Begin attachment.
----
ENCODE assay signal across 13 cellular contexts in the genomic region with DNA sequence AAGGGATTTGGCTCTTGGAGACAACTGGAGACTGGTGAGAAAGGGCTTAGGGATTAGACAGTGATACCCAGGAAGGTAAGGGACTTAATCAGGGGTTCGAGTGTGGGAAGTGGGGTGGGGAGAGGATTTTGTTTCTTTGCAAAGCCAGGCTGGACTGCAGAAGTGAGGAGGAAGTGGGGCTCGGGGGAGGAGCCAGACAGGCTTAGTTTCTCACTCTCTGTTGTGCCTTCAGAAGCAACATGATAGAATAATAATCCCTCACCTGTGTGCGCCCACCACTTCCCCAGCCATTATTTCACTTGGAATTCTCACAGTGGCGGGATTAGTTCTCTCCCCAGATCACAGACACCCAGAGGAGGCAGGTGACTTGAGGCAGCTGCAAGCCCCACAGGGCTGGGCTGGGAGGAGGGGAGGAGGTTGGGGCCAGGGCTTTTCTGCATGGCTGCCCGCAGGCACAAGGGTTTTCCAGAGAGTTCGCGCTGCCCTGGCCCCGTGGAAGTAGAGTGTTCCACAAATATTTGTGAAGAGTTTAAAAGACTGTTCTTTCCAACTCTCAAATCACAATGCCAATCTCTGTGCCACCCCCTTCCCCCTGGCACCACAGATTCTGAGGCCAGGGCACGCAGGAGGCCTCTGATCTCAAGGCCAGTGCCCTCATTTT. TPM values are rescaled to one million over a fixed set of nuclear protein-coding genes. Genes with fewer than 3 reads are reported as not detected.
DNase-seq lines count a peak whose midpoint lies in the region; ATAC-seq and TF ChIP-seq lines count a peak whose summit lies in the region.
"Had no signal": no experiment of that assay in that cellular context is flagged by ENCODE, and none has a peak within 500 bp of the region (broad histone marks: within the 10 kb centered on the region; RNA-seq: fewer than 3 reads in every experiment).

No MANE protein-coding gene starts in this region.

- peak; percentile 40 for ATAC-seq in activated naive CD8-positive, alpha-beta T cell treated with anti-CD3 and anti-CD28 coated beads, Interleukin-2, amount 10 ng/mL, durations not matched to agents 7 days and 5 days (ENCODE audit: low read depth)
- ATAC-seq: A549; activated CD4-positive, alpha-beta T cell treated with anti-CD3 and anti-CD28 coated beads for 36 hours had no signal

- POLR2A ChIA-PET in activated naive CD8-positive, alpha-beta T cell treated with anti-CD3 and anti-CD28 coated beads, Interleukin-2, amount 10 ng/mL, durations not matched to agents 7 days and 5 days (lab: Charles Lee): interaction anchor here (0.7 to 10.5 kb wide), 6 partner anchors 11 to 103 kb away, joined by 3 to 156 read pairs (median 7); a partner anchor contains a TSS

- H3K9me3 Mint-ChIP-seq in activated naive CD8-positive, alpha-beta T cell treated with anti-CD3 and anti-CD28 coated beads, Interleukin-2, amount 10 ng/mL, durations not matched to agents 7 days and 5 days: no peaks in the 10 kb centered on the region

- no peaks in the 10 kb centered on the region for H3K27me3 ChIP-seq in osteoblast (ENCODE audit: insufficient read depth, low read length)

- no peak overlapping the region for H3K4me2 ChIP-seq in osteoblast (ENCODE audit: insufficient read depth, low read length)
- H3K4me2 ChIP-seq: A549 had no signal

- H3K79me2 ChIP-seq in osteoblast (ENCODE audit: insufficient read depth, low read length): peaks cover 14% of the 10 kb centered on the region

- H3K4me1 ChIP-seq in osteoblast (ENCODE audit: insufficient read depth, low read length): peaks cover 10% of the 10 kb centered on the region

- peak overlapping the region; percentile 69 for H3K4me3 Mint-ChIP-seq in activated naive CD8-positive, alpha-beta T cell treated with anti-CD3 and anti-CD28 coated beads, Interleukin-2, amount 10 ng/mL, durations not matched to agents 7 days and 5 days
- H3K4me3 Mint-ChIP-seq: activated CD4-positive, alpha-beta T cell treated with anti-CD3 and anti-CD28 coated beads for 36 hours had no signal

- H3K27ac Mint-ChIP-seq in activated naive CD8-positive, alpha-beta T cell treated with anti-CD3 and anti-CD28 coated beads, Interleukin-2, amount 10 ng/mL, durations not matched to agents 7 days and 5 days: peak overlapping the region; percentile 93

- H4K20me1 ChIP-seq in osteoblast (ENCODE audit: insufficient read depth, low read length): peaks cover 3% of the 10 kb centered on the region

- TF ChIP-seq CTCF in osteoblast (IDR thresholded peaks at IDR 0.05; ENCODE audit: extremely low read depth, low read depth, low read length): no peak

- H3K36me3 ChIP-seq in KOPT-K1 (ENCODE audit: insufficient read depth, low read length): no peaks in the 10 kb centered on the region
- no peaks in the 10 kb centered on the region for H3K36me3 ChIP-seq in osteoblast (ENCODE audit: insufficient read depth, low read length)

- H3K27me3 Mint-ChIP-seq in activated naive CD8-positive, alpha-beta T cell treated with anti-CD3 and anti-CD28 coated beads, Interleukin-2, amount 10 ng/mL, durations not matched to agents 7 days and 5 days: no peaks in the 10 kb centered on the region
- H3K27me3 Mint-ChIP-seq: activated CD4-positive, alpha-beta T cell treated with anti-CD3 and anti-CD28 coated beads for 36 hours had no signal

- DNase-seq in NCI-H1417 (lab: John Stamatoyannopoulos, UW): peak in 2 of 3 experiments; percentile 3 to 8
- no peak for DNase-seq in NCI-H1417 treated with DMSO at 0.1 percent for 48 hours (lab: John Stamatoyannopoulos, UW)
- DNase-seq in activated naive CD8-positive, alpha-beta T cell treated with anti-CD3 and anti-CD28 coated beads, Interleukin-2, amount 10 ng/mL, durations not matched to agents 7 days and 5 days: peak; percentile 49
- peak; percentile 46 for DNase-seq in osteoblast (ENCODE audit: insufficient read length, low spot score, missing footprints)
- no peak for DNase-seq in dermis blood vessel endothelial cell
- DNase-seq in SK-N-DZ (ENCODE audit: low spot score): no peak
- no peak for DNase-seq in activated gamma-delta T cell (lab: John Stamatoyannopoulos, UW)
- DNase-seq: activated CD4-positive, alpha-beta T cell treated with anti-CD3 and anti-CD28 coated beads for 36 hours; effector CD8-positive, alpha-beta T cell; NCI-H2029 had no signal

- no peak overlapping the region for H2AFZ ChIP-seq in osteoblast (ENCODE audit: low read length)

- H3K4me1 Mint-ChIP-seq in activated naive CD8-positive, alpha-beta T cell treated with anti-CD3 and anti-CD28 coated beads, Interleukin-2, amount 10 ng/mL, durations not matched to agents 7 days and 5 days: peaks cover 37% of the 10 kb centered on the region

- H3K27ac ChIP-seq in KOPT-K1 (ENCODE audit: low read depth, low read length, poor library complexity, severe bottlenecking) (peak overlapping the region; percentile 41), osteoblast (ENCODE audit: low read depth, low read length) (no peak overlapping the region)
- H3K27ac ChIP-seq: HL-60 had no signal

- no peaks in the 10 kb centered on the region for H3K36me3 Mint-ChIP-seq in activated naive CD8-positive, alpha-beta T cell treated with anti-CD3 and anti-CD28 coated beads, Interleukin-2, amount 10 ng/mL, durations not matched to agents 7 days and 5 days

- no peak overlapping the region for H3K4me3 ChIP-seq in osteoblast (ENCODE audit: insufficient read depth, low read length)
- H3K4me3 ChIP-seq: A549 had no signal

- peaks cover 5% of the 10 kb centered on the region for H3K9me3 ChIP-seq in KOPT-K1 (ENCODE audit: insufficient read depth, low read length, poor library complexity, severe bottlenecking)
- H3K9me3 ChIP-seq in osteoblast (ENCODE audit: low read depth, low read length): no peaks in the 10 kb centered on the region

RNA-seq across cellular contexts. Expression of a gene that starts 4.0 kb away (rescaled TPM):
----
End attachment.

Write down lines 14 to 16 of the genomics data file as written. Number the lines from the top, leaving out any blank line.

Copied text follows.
- peak overlapping the region; percentile 69 for H3K4me3 Mint-ChIP-seq in activated naive CD8-positive, alpha-beta T cell treated with anti-CD3 and anti-CD28 coated beads, Interleukin-2, amount 10 ng/mL, durations not matched to agents 7 days and 5 days
- H3K4me3 Mint-ChIP-seq: activated CD4-positive, alpha-beta T cell treated with anti-CD3 and anti-CD28 coated beads for 36 hours had no signal

- H3K27ac Mint-ChIP-seq in activated naive CD8-positive, alpha-beta T cell treated with anti-CD3 and anti-CD28 coated beads, Interleukin-2, amount 10 ng/mL, durations not matched to agents 7 days and 5 days: peak overlapping the region; percentile 93